Thanks jjeff and CitiBear for the informative responses.
Regarding Panasonic's late-1990s decks, I had no idea they were such pieces of junk in the signal output department! The difference I experienced in the severity of the H2160's problems between my PV-S4670 and Samsung decks did leave me scratching my head, and Wajo's reply and link certainly got me thinking. But this sinches it.
Fortunately, I was already planning on NOT using the PV-S4670 as the source deck for any of my VHS transfers. One thing I've always known about it is that its VHS playback capabilities look absolutely horrible (as if, literally, NR'ed to death). That said, for all of my VHS transfers, I'm planning on using the original machine that recorded most of the tapes themselves. It dates to the mid-1980s when VHS manufacturers were still competing on quality rather than price merits. The thing probably even has 58 micron heads!
I also have a couple of early-1990s VHS machines on hand in anticipation of needing alternatives supposing I encounter tracking issues, etc. Hopefully between the original deck and the alternates, I will be good to go for everything that needs transferring in whole. (Thanks for the note on the AG-2560. I'll keep that one in mind as well.)
As far as the AG-1980, I actually owned that deck until it was eaten by a giant power surge. Just my luck that I happened to have it plugged directly
into a wall outlet during a period of time when our central heating unit spontaneously arc faulted and fried everything on its breaker circuit.
In any event, even if the AG-1980 was still with me, I wouldn't have used it for this project. It's TBC did work wonderfully, provided you had clean tapes. But it couldn't handle VBI dropouts. One glitch during the vertical interval, and the entire frame would jump. Nasty.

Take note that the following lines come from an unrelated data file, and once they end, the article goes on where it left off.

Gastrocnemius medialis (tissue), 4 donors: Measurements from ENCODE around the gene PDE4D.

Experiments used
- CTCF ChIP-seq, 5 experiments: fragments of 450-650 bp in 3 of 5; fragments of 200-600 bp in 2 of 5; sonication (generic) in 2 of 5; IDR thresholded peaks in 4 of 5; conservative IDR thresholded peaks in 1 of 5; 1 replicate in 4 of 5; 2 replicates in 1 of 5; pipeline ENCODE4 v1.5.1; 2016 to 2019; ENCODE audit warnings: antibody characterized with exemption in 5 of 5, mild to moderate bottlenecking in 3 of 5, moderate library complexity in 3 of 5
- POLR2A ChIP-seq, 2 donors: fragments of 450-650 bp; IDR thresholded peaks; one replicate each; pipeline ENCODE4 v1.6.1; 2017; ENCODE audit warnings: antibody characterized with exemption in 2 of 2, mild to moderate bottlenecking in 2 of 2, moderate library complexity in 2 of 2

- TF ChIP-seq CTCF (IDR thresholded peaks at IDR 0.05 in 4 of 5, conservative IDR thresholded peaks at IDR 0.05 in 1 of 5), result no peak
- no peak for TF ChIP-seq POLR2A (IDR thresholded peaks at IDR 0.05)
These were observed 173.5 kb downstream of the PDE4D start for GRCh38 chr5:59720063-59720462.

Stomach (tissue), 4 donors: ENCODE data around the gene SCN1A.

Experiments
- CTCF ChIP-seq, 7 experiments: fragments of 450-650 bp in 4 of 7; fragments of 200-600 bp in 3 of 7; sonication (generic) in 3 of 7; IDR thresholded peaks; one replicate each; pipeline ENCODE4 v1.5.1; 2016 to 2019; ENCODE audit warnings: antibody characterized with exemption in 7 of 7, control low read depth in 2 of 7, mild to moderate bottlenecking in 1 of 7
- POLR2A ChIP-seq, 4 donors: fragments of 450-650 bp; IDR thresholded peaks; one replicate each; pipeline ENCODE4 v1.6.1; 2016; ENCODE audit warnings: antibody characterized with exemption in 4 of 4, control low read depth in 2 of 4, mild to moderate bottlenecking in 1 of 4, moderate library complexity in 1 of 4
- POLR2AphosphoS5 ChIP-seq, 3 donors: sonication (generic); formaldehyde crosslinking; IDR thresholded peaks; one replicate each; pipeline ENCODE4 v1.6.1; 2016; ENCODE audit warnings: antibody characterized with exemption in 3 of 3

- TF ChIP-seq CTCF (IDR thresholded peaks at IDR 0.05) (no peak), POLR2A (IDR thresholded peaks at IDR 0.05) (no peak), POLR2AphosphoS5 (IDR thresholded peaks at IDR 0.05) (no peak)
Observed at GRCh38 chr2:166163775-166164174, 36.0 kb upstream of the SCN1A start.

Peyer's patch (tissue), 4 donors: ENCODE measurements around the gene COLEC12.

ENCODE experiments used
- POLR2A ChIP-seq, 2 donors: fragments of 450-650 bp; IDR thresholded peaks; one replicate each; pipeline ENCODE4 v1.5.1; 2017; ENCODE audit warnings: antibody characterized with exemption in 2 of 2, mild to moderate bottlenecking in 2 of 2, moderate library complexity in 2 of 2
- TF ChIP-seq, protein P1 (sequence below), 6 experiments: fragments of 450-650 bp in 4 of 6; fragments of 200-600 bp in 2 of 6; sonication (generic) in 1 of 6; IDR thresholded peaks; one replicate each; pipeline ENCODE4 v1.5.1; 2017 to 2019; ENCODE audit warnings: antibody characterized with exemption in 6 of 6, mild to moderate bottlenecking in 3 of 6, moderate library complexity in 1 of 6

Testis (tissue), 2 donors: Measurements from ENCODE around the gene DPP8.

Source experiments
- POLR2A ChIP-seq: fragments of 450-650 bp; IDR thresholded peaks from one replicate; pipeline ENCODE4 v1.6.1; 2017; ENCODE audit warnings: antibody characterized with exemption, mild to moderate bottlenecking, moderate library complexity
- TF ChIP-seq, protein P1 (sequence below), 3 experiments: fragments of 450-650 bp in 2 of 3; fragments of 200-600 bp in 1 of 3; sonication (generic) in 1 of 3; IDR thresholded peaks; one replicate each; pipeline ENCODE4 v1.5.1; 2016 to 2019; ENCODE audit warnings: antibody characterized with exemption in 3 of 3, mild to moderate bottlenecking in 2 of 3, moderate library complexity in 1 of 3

As far as "illusions about 'perfect image quality'", the primary reason I have been considering the DVD-R route all these years for eventually transferring my tape library was my belief that DVD-R recorders represent about the only avenue available for performing satisfactory VHS captures. Because VHS (and Beta) are color-under formats, there's something "not quite right" about the luma/chroma relationship when re-combined upon playback. It drives professional TBCs crazy and leaves you with soft, ringy video. As my understanding goes, the TBCs in some (clearly not all, but some) DVD-R recorders, on the other hand, were specifically engineered with consumers transferring old tapes in mind -- not just in terms of their being able to deal with re-composited color-under source material, but in terms of being able to handle timebase instability, sync pulses containing noise and dropouts, etc.
In the end, I would be just as happy (perhaps moreso) with an outboard encoder device for a PC. Problem is, where does one find such a device sporting TBC/procamp circuitry as VHS-friendly as that found in some DVD-R recorders? For instance, at one point, I was thinking about the Hauppauge 1212 HD PVR. That would have been perfect
for me. It's input circuitry features no Hollywood copy-protection cartel boobytrapping, and maxed-out bitrate MPEG-4 would let me capture my source material with very little artifacting penalties re: noise. All I'd literally have to do is capture, make minor edits, and dump to BluRay. Alas, after talking with a friend who owns a 1212, I was told the unit absolutely loathes unstable input sources like VHS. (Really, *#@$. Finding that out hurt
. It would
have been my ideal solution.)
Anyway. Thanks (both of you) for the pointers to the Pioneer models. I would love to find a high quality, "VHS compatible" TBC to put in front of a 1212. But I guess that if any such thing exists, it will be sure to cost an arm and a leg. So, these Pioneers may be my only hope...
@edit - Hmm. Do you know by chance whether the Pioneers' video outputs are "direct" or TBC'ed? I suppose
I could do [VHS deck] --> [Pioneer used as TBC] --> ... if
its outputs don't operate as direct pass-throughs while it's simply idling.